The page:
PA is an holistic approach used to enable people to present, share and analyse their knowledge of life and conditions, to allow them to plan and act in their own community and it allows you, the facilitator, to design a whole approach from the consultation to the project development in a simple style that lets everyone play a part.
The need to consult your communities will not change but the money or the amount of staff to deliver consultation has, meaning you need to think smart about the methods you use. It’s easy to send out a questionnaire or to buy in consultations to deliver an ‘off the shelf’ package, but is that really money well spent and more importantly, has it given you the results you needed or reached a wide demographic?Probably not.
So what is different about PA?
Firstly PA is a visual method of consulting that gives you the tools to consult a wide audience of different ages, abilities and backgrounds. It is hands on and needs to be delivered face to face so the officer is reaching communities and building active relationships. Volunteers can be trained to deliver it and as we all know, community champions know their own communities better than anyone.
PA can be used to consult on a single issue but it can also be a framework for project development, volunteer training, co-production and community capacity building; it’s that flexible.
But PA has something special that no other form of consultation has. It allows the user to not only find out about residents’ priorities, but it also, uniquely, allows the user to find solutions to those issues using local knowledge and experiences to unpick problems. On top of this, it lets you to include the community in the way forward and that is essential in keeping policy ideas real and active in our communities.
Suddenly your process of consultation has changed the way you are also working and empowering your community, making them part of the way forward and helping them to understand the issues you face as officers. Consultation can lead to participation and also co-production, developing a way forward together.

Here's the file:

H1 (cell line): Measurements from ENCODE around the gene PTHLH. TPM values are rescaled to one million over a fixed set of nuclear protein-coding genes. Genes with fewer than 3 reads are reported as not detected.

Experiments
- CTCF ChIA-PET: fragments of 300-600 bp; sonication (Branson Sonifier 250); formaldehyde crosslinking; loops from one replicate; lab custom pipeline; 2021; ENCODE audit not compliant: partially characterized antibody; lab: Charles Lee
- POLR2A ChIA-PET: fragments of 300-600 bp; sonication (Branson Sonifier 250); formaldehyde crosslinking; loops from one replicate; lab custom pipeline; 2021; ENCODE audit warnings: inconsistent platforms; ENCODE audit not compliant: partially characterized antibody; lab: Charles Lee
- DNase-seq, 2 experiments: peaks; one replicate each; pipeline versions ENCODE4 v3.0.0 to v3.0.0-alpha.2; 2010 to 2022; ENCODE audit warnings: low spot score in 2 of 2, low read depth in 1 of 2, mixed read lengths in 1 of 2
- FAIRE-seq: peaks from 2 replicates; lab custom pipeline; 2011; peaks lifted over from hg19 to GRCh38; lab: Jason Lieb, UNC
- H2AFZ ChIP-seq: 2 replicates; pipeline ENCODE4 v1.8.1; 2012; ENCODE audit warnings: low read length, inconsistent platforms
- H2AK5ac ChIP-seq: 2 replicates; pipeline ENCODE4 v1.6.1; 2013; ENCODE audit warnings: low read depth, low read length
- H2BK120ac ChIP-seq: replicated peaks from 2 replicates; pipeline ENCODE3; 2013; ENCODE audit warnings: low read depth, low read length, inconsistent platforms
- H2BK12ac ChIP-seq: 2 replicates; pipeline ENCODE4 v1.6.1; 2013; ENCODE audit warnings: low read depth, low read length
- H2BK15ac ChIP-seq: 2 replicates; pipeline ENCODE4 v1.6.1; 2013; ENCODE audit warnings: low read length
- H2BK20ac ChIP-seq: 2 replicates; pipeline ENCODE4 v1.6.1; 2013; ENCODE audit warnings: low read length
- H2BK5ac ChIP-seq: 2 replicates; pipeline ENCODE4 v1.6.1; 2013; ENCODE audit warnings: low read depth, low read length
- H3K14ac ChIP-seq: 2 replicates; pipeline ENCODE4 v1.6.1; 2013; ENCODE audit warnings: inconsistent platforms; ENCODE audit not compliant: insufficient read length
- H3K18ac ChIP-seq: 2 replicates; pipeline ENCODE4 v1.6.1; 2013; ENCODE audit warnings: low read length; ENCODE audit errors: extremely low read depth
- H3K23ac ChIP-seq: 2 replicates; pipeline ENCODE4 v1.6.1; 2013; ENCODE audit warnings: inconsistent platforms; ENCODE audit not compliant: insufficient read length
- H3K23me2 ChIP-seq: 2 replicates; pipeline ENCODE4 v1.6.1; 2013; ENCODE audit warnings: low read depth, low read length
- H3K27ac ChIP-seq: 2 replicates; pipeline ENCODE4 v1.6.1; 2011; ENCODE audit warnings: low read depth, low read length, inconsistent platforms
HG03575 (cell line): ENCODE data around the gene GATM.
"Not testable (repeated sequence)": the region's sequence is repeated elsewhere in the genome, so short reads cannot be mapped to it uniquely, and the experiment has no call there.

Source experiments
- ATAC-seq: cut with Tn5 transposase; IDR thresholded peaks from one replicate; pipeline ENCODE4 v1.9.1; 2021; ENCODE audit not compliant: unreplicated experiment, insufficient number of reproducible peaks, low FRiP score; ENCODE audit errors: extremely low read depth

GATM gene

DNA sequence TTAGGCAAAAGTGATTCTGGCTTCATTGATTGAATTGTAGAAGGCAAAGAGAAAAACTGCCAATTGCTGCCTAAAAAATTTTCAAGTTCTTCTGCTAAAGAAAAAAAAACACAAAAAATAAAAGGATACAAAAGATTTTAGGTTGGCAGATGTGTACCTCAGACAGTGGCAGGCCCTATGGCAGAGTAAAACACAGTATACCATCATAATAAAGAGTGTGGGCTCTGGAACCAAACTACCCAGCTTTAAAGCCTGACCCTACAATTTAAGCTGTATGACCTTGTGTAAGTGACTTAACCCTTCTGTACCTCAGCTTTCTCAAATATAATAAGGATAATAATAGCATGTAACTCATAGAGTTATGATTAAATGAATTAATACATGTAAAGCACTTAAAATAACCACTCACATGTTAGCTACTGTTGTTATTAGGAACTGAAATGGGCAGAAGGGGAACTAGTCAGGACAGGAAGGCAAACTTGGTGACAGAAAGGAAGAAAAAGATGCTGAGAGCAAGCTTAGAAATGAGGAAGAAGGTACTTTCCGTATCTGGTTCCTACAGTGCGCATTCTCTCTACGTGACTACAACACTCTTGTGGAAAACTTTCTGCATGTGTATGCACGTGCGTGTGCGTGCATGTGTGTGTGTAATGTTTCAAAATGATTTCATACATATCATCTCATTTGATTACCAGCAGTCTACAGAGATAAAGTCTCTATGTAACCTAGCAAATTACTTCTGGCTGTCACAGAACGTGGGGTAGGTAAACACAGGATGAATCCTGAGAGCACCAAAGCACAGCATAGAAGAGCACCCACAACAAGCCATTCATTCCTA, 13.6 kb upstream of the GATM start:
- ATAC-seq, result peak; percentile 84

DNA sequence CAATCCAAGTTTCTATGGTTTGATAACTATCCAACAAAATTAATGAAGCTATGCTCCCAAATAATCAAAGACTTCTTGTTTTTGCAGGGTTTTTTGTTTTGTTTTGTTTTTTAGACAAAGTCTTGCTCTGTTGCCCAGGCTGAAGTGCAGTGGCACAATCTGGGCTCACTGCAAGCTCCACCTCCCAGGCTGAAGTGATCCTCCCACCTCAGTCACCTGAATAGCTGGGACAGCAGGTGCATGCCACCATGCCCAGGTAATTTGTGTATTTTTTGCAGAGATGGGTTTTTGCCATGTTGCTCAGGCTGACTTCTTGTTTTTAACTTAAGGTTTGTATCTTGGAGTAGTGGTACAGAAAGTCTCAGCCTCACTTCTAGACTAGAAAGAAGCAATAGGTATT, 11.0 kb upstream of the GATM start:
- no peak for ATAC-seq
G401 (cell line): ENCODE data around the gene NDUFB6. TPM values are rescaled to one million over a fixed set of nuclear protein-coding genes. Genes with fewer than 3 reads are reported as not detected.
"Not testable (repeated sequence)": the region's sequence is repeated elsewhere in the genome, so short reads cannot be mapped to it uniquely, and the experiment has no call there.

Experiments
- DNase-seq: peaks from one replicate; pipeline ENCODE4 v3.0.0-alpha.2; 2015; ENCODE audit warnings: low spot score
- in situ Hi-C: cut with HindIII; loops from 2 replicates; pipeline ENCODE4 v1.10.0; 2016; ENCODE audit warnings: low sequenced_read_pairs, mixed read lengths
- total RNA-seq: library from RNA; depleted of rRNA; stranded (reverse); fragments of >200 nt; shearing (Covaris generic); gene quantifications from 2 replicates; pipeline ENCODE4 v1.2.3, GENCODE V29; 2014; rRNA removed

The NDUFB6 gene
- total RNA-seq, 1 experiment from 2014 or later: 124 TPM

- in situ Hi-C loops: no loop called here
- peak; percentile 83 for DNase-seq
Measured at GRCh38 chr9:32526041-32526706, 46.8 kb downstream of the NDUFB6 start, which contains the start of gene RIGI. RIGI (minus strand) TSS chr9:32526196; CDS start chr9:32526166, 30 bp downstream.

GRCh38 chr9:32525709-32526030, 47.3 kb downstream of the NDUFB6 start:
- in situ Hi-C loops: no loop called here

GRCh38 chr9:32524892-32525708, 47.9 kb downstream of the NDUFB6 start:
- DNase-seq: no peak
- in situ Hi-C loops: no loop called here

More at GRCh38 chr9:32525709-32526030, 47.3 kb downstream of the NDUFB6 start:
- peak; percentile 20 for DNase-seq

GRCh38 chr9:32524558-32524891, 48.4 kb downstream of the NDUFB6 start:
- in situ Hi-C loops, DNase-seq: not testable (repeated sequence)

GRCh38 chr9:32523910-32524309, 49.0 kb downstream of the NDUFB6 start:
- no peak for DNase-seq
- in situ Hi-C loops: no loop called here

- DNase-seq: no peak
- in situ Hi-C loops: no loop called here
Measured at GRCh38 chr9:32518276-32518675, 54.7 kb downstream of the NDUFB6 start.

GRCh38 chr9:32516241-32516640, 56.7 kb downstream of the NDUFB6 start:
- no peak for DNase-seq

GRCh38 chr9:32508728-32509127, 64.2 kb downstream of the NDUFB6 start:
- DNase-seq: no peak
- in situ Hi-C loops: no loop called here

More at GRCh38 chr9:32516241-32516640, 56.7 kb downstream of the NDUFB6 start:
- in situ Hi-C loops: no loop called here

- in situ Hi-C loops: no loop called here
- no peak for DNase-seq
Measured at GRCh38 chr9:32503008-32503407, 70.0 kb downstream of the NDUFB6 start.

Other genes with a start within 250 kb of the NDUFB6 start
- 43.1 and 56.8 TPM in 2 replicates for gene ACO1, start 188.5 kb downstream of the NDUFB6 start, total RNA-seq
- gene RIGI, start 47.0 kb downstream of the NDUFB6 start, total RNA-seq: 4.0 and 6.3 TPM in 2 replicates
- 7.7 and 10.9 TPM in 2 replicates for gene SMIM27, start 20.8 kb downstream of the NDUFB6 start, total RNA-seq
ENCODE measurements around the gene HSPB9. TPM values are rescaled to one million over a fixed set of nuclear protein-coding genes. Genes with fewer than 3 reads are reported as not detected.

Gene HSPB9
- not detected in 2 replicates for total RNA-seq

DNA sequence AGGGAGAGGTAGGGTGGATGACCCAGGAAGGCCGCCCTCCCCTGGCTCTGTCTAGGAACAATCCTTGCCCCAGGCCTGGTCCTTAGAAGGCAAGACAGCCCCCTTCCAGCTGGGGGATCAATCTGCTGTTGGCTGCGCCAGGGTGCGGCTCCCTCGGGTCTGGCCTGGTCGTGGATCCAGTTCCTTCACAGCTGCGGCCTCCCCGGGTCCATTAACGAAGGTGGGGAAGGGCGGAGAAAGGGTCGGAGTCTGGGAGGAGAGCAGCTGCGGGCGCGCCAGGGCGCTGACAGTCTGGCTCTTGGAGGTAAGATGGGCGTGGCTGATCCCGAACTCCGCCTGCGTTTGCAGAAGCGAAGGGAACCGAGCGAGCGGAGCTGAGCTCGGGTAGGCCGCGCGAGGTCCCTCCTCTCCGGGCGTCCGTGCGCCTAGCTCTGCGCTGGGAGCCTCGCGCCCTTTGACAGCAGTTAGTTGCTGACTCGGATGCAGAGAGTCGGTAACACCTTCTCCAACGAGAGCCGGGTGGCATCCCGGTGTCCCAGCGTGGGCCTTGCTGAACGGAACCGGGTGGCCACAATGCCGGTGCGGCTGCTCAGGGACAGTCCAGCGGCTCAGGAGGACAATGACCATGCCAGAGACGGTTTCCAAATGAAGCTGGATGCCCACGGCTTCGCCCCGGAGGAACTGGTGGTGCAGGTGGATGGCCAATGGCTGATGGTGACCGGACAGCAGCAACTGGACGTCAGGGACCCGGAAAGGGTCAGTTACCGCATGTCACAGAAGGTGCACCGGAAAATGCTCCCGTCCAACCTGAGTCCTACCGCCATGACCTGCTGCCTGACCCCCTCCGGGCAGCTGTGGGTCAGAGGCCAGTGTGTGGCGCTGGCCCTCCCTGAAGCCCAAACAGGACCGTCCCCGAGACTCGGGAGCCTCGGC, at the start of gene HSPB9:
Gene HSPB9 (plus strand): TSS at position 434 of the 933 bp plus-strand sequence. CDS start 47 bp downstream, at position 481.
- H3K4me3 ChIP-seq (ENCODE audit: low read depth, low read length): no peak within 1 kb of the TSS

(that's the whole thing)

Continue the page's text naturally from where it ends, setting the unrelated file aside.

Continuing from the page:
So why is this important and why not carry on the same way?
Empowering residents can change behaviour and enlisting support for that change can only be done when service providers and volunteers in communities come together. In my experience, huge improvements can be made and public money saved. PA gives you the tools you need to start on this path.
This is a tried-and-tested method of bringing together residents and public authorities to radically improve a community. When trusted, involved and part of the process and when language is understood, people become more involved in helping delivery by becoming the eyes and ears of the partner organisations. Instead of residents being the passive and often hostile recipients of services, they become active partners. Community champions are often the best way to work within the heart of a community. Capacity building develops advocates who are able to support residents across the barriers local authorities face, including cultural and language differences, social media connections and young people’s needs.
Additionally it is often not just residents who don’t know the roles of local services. Stakeholders and different departments can also be unaware and joint approaches provide the opportunity
to stock-take and inform across partnerships.
As a non-statutory service, community engagement funding has all but been wiped out. Yet experience proves that neighbour intervention can significantly reduce public expenditure through prevention and sharing. A prerequisite is an active, critical group of residents. If there isn’t one in an area, the process of developing a PA project creates one. The public do respond. And, you have to have faith in people.
From a small step in training officers to work in the style of PA a whole new and exciting way of working can evolve. PA can change not only the roles for communities but help to turn residents into advocates by redesigning how you consult. Working with communities should be rewarding and meaningful and not just ‘something we do’.
Our next Participatory Appraisal seminar is on 31st March.
Find out more about other LGiU learning and development events.